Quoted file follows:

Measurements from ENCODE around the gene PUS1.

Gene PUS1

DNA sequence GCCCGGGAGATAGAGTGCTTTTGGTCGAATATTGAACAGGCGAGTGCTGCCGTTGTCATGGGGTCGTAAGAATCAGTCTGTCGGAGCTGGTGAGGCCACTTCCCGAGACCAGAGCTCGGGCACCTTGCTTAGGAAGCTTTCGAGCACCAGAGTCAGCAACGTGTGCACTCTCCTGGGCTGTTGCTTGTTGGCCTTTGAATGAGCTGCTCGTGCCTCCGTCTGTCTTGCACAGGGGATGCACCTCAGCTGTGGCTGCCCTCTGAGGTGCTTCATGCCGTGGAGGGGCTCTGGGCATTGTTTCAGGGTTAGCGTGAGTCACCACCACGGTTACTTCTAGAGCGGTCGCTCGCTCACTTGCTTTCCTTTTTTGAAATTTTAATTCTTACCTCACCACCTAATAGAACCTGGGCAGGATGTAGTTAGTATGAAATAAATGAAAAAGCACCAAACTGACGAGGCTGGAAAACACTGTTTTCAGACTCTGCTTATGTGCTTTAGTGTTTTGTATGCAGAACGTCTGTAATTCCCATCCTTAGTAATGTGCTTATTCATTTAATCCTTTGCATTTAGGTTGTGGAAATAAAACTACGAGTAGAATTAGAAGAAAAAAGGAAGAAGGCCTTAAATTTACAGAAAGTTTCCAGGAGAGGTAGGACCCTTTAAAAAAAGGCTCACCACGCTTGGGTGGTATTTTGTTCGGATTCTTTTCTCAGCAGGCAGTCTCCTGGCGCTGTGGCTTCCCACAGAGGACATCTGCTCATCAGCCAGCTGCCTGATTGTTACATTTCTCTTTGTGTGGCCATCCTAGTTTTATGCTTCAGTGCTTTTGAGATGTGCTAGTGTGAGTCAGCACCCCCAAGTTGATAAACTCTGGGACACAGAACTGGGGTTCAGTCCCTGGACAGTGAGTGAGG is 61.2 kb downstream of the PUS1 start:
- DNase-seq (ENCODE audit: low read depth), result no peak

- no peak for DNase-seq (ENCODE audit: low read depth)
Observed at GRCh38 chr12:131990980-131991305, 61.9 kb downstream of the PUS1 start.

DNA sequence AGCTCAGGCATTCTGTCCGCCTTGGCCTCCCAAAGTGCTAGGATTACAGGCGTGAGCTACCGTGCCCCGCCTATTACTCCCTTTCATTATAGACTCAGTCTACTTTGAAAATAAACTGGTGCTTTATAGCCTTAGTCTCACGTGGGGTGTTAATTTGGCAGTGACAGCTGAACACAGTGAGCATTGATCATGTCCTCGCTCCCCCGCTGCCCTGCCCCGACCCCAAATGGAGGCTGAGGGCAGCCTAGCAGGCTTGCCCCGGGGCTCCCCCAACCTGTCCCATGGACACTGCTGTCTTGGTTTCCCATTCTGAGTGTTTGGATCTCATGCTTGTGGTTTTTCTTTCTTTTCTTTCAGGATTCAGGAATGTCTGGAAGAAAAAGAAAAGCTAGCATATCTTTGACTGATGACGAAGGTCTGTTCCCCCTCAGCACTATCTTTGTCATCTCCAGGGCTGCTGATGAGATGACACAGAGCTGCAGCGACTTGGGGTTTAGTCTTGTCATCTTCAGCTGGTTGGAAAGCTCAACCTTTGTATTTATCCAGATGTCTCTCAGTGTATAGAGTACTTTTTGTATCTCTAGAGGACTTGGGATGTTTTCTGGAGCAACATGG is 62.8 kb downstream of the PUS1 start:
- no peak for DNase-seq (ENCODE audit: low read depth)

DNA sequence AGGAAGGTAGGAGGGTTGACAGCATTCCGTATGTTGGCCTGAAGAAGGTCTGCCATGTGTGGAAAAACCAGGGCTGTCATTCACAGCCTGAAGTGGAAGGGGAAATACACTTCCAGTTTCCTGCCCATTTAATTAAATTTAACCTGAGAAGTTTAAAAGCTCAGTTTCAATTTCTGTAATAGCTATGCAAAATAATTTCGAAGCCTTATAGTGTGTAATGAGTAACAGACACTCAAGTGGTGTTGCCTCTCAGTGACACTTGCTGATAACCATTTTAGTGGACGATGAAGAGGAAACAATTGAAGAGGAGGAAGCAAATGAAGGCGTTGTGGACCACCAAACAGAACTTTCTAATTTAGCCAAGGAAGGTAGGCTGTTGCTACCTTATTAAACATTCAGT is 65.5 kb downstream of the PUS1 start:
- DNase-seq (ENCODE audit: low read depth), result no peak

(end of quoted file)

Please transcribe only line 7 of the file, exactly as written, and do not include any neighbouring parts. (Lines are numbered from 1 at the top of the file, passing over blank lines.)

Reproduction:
DNA sequence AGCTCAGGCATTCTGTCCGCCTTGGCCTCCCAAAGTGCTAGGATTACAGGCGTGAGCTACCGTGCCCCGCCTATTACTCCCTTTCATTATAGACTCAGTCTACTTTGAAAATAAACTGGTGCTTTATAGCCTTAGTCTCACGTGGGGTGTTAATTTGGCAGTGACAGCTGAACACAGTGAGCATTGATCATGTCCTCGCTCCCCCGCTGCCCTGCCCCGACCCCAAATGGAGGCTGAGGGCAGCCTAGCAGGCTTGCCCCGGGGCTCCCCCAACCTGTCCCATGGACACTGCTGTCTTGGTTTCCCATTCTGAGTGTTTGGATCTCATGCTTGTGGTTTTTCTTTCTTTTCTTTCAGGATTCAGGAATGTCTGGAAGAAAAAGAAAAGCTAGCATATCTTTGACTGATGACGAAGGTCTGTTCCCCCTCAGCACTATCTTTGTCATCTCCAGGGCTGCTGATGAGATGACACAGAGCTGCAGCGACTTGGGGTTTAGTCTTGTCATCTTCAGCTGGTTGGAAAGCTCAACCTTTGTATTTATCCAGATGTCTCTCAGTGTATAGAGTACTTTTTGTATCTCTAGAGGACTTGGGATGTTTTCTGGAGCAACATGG is 62.8 kb downstream of the PUS1 start: